NEW YORK — As Aaron Nola stretched in front of the bullpen and fans filed into Citi Field, an in-stadium host previewed the opener of Friday’s doubleheader by editorializing — correctly, by the way — that the Phillies’ star pitcher is having an “un-Nola-like season.”
What else could Nola do, then, but give one of the best all-around performances in franchise history?
Nola struck out 10 consecutive batters, tying a 51-year-old major-league record set by, of all people, Tom Seaver, the late Hall of Famer and all-time greatest Met. Nola also got two hits, including a go-ahead RBI double.
But it’s 2021 and these are the Phillies, so Nola’s achievement was wasted by the poisonous double play of the bullpen and defense. First baseman Rhys Hoskins lost José Alvarado’s high throw in the sun on what should’ve been a routine out, Alvarado blew a save on the day he was named closer, and the Mets walked off the Phillies, 2-1, on Dominic Smith’s single off Ranger Suárez.
What happened in the second game, though, was even more quintessential 2021 Phillies.
They didn’t hit (again). They made another costly error and blew their majors-leading 18th save. But for each step back, they usually take one forward. And by pushing across a ghost runner without getting a hit and getting three outs from demoted closer Héctor Neris, they eked out a 2-1 victory and a split that kept them five games off the Mets’ pace in the NL East.
“Nola threw unbelievably well. That game’s got to be won, and we were unable to do it,” Bryce Harper said after hitting another solo homer in the nightcap. “Coming into this game, you know you’ve got to do the job. We’ve got to get it done. We knew coming into this series we have to get it done.”
There wasn’t any Knute Rockne speech, no words of inspiration between games, according to Harper. But then what was there to say? Nola did something that nobody on the field and few in the stands had ever seen, and the Phillies couldn’t take advantage.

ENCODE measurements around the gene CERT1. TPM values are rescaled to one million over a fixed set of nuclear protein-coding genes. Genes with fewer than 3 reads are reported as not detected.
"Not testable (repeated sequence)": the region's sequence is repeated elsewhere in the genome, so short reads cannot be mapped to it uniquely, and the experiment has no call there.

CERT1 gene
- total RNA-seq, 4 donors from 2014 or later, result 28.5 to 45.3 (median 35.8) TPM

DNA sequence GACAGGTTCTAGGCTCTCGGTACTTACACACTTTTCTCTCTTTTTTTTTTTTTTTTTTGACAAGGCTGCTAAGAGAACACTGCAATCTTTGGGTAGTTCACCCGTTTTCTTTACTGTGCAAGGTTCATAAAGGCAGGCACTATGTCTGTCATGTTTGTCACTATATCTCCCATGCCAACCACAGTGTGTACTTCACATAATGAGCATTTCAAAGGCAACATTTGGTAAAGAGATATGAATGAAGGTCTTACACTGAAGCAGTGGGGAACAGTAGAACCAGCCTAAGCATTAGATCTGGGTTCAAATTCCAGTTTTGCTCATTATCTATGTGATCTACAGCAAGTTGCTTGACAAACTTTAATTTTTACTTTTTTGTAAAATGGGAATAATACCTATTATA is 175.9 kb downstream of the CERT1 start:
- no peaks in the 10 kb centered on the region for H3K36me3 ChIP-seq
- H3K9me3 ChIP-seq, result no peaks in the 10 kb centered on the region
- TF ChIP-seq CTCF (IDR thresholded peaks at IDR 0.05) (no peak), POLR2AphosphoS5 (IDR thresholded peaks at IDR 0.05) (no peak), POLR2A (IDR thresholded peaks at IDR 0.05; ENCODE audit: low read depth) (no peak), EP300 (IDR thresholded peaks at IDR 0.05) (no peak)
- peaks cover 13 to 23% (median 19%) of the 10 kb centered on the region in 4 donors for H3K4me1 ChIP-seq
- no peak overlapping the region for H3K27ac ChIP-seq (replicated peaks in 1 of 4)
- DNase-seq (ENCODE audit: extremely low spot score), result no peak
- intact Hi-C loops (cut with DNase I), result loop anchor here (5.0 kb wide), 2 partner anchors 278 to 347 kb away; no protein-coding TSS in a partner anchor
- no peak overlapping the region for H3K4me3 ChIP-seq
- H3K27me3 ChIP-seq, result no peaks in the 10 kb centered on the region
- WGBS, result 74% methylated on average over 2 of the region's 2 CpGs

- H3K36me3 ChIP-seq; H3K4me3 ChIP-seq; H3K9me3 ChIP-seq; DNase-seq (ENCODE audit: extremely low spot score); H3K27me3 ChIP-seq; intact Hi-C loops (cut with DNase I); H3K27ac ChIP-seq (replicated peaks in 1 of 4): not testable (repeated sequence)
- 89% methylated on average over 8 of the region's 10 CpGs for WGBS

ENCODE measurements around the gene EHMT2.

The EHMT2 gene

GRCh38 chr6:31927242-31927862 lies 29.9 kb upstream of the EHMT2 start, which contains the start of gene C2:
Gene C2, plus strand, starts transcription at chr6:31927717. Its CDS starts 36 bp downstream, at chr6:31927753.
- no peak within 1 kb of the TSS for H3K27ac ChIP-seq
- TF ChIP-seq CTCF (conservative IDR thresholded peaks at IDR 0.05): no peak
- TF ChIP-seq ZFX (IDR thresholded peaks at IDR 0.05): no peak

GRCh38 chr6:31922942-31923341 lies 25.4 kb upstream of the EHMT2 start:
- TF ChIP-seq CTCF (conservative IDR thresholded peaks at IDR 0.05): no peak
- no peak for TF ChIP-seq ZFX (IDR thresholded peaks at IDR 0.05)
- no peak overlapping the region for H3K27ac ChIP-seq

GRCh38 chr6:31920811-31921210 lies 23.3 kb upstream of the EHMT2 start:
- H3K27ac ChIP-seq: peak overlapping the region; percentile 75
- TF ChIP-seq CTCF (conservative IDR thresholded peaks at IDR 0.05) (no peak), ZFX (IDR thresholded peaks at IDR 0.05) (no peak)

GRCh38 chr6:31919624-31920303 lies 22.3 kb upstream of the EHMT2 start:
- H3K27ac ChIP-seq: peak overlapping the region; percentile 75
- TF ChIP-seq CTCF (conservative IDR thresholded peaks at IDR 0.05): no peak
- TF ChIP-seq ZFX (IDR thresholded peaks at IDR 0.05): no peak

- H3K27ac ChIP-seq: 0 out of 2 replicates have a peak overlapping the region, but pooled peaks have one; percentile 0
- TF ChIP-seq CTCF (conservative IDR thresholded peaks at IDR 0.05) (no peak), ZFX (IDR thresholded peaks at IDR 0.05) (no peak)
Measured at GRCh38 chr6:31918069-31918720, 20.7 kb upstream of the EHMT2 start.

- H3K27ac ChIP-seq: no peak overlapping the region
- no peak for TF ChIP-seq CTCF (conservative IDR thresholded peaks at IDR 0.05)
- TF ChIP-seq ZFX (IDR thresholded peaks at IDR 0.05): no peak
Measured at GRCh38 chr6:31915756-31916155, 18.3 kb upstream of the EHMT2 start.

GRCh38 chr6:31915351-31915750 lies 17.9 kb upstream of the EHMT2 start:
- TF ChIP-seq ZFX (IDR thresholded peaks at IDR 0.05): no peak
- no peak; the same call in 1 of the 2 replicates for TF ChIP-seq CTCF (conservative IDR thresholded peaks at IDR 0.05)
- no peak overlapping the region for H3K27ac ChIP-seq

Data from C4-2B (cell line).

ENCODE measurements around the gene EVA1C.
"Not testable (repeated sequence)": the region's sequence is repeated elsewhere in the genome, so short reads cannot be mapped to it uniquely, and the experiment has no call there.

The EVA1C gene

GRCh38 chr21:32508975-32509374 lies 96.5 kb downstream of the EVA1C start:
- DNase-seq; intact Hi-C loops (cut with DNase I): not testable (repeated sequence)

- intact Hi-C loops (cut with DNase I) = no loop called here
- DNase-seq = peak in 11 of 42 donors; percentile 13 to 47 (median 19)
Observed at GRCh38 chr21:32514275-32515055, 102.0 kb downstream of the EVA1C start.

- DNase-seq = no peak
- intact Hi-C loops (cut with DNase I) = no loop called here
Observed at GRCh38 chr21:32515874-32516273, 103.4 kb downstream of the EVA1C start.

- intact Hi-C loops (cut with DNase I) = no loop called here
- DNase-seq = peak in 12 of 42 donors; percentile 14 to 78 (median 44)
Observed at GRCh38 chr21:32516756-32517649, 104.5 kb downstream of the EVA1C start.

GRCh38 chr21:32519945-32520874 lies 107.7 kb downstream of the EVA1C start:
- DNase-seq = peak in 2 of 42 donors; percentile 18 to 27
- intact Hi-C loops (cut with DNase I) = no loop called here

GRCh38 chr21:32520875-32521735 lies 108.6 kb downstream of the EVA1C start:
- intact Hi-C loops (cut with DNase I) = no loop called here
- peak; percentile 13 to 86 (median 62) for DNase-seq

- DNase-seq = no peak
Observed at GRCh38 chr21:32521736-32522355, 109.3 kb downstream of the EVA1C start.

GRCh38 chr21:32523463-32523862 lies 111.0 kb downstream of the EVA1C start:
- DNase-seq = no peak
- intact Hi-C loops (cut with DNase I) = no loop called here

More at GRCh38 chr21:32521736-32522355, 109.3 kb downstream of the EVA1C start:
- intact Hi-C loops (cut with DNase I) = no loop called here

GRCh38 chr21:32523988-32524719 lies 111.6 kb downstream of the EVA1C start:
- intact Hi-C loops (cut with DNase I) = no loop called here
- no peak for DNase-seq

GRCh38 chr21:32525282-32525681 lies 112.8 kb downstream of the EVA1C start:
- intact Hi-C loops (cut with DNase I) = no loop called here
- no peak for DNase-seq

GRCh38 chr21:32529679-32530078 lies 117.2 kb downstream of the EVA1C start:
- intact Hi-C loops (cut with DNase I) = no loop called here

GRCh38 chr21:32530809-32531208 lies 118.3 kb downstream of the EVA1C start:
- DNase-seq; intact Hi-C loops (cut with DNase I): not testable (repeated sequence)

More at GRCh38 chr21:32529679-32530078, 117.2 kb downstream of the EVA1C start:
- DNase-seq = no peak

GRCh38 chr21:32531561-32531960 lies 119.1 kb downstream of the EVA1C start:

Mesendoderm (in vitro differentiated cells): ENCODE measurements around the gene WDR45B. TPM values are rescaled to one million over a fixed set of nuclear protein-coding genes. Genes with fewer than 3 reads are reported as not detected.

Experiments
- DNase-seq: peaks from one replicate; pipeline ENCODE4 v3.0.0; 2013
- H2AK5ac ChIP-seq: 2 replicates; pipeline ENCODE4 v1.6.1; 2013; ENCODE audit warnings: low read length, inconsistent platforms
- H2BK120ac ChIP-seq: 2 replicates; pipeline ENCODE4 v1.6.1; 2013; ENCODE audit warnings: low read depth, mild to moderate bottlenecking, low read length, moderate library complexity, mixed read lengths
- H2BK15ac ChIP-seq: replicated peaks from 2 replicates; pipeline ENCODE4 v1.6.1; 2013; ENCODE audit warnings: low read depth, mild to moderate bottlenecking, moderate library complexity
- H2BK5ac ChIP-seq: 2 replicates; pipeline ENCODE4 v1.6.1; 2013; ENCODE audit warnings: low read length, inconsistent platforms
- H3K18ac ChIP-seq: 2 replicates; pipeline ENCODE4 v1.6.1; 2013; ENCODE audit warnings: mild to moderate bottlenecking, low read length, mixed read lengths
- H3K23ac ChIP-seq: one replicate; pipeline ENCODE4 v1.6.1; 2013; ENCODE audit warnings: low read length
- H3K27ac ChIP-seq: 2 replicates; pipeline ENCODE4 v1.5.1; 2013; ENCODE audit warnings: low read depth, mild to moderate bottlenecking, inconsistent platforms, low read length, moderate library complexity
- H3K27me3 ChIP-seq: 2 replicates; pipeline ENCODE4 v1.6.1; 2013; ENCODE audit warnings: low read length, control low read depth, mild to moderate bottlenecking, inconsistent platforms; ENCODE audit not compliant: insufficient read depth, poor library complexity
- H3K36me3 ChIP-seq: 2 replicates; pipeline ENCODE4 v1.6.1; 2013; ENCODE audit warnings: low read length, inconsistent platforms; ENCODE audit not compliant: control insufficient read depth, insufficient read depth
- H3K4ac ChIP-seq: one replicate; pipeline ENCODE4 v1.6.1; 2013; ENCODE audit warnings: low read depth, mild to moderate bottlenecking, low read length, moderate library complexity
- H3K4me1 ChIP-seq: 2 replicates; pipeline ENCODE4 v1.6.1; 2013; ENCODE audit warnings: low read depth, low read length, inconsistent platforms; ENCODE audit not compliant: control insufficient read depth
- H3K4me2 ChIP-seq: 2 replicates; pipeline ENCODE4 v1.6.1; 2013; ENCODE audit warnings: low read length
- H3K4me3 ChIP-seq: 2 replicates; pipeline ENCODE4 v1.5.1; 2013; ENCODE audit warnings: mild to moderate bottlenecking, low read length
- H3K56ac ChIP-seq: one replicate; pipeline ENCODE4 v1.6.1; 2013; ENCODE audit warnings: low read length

And with lefty Matt Moore making a spot start in the finale and Mets ace Jacob deGrom — the best pitcher on the planet, with a 30-inning scoreless streak in tow — scheduled to start Saturday, winning the opener seemed paramount if the Phillies were going to cut into New York’s lead in the division.
But Moore resuscitated the Phillies by delivering five scoreless innings. He left with a 1-0 lead thanks to a leaping catch at the left-field wall by Andrew McCutchen to steal a home run from Albert Almora Jr. in the second inning and Harper’s homer in the top of the sixth.
For the second game in a row, though, the Mets tied it on an unearned run in the seventh inning. This time, it was third baseman Alec Bohm who made an error by failing to handle a grounder to his left. Stand-in closer Archie Bradley loaded the bases and gave up the tying run on a sacrifice fly.
The Phillies regained the lead in the top of the eighth on a pair of groundouts, then Neris got three outs to nail down the win.
“I think it was real important that we bounced back,” Girardi said. “You don’t lose too many games where a first baseman loses the ball in the sun.”